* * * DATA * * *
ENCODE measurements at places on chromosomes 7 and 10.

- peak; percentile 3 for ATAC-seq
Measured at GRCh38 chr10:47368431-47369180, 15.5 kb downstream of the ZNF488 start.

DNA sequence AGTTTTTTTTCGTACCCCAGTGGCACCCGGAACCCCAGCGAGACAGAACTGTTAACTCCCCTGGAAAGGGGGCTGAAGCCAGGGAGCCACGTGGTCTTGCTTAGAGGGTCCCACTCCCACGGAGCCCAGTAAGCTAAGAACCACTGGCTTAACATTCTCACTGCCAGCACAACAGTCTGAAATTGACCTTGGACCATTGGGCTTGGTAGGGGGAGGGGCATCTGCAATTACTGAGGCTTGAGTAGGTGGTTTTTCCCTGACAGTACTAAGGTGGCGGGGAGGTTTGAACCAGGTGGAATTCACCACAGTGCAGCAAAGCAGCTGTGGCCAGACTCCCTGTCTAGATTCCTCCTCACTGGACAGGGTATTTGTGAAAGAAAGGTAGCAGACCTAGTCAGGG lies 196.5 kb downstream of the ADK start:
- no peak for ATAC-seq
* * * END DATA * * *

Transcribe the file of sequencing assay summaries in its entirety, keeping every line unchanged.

ENCODE measurements at places on chromosomes 7 and 10.

- peak; percentile 3 for ATAC-seq
Measured at GRCh38 chr10:47368431-47369180, 15.5 kb downstream of the ZNF488 start.

DNA sequence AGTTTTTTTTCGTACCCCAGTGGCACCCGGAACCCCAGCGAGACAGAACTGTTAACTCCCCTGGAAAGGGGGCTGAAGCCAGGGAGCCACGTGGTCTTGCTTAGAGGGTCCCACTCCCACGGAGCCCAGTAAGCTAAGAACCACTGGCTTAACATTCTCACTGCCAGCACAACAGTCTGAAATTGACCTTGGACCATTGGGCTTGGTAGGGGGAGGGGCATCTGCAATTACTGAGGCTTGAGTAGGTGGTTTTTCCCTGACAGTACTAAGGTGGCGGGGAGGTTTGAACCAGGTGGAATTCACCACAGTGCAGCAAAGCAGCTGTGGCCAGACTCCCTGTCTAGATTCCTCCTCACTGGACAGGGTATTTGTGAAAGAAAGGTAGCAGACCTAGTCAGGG lies 196.5 kb downstream of the ADK start:
- no peak for ATAC-seq